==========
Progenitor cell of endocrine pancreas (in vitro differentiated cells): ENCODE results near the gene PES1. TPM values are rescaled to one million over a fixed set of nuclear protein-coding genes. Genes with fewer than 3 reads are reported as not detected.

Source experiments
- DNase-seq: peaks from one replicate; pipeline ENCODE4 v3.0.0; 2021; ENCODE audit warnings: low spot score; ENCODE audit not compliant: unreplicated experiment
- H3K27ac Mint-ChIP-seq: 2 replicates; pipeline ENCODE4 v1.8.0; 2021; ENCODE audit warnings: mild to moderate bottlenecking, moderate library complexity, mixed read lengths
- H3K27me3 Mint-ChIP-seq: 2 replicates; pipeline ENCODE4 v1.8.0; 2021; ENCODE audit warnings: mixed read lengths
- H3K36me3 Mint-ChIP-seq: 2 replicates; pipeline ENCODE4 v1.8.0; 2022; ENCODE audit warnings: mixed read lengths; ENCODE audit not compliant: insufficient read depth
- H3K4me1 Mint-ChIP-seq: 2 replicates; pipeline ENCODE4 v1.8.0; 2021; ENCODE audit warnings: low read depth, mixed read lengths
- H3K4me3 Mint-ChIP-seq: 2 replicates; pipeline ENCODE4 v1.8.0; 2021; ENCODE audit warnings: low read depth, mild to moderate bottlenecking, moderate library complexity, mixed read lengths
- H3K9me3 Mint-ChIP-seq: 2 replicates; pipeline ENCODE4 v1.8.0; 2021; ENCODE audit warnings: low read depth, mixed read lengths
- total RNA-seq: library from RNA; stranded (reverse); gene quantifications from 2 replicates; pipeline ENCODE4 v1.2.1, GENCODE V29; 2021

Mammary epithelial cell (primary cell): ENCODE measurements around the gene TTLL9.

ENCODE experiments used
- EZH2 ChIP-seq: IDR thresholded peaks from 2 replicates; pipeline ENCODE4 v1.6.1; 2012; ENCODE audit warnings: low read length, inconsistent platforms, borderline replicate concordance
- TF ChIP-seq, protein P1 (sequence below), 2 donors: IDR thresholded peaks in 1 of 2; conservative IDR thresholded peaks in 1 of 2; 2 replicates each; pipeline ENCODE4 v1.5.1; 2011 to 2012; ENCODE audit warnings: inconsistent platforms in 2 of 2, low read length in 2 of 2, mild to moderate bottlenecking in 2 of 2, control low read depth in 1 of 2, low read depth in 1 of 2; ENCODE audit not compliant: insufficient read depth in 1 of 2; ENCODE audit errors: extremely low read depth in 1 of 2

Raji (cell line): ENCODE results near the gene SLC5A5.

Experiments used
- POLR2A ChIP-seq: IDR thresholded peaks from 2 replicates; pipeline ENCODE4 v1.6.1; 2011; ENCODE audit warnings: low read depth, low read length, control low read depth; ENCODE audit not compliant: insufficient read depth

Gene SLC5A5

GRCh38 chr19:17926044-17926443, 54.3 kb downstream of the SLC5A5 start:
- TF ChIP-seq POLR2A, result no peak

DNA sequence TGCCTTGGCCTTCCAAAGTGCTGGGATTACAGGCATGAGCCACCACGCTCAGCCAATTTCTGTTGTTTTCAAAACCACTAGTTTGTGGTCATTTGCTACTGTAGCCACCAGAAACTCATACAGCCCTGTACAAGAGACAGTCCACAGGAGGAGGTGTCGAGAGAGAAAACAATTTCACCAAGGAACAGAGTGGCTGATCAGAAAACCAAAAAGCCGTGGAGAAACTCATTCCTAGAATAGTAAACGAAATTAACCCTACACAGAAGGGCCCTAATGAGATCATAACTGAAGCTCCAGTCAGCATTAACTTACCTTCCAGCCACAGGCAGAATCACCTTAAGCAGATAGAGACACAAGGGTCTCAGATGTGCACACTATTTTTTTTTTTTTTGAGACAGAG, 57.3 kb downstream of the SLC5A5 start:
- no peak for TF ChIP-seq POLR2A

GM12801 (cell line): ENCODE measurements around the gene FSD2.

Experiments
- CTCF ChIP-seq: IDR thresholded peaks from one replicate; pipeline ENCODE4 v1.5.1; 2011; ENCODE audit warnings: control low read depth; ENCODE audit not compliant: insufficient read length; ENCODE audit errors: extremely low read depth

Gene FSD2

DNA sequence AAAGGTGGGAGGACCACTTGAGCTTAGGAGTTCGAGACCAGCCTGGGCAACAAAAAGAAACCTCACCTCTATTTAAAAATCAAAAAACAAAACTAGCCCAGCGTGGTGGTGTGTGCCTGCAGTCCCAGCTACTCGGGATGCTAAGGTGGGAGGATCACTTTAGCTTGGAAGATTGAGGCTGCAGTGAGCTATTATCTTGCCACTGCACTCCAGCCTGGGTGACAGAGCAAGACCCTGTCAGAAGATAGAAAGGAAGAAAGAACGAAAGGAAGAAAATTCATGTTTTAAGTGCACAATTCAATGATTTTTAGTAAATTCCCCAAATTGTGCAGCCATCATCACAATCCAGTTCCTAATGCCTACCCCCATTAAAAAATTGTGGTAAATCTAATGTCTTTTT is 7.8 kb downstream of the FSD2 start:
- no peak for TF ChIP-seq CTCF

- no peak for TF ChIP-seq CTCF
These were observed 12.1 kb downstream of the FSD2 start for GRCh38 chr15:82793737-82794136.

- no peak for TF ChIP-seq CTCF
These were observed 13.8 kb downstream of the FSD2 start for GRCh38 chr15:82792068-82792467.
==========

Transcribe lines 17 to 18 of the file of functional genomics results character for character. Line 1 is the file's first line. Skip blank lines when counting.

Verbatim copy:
- POLR2A ChIP-seq: IDR thresholded peaks from 2 replicates; pipeline ENCODE4 v1.6.1; 2011; ENCODE audit warnings: low read depth, low read length, control low read depth; ENCODE audit not compliant: insufficient read depth

Gene SLC5A5